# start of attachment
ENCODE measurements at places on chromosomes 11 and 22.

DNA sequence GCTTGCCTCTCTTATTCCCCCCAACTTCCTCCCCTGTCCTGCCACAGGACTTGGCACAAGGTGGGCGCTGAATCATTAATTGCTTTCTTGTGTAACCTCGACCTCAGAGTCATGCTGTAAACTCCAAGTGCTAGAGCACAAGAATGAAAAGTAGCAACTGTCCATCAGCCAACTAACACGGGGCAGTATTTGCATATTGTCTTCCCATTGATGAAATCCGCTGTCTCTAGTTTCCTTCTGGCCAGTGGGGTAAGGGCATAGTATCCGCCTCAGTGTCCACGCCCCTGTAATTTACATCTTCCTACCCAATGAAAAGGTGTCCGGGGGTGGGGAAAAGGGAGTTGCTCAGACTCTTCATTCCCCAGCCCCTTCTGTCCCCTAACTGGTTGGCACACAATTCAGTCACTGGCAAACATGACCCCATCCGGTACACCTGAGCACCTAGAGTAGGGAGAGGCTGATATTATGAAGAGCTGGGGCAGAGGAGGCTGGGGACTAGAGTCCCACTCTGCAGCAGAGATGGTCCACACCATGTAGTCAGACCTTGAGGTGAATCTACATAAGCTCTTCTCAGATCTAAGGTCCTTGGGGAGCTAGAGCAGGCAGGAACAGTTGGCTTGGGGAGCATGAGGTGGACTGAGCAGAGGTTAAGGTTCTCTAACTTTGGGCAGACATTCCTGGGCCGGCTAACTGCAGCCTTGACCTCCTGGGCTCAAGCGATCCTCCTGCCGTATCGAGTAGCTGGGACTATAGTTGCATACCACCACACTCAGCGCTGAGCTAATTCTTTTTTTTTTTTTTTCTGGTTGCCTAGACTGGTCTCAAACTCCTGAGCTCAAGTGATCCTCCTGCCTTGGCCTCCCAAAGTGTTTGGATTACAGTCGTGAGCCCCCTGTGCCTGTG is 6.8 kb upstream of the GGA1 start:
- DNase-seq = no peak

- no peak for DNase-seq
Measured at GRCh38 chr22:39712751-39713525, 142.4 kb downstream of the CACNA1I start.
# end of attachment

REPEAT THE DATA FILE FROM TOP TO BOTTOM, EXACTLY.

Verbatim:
ENCODE measurements at places on chromosomes 11 and 22.

DNA sequence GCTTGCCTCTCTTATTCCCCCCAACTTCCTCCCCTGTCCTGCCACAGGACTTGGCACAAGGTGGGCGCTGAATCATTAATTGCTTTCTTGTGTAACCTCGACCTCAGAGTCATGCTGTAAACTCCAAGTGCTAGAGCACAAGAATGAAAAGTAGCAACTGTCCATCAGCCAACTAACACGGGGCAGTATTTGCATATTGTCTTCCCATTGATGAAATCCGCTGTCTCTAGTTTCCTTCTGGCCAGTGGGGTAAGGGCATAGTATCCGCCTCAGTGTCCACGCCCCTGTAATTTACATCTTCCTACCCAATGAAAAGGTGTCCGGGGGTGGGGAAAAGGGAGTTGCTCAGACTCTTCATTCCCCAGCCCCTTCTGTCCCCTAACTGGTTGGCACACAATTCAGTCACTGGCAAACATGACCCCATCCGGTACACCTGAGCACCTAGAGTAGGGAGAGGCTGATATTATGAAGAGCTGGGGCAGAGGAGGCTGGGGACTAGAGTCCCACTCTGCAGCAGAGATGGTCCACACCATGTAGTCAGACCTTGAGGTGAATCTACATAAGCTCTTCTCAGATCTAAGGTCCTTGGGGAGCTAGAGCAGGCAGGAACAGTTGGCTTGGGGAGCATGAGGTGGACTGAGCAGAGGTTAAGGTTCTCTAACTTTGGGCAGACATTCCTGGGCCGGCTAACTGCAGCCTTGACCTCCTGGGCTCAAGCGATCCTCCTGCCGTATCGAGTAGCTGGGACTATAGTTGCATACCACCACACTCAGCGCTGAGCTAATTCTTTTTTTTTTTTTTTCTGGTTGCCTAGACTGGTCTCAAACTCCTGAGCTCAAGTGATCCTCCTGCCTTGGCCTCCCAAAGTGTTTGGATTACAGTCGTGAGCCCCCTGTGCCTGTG is 6.8 kb upstream of the GGA1 start:
- DNase-seq = no peak

- no peak for DNase-seq
Measured at GRCh38 chr22:39712751-39713525, 142.4 kb downstream of the CACNA1I start.